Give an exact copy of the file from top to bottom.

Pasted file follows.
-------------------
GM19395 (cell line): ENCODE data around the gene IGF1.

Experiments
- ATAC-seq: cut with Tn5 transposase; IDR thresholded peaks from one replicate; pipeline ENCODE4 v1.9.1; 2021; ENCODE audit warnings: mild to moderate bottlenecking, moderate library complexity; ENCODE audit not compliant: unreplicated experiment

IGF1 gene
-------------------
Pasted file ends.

GM19395 (cell line): ENCODE data around the gene IGF1.

Experiments
- ATAC-seq: cut with Tn5 transposase; IDR thresholded peaks from one replicate; pipeline ENCODE4 v1.9.1; 2021; ENCODE audit warnings: mild to moderate bottlenecking, moderate library complexity; ENCODE audit not compliant: unreplicated experiment

IGF1 gene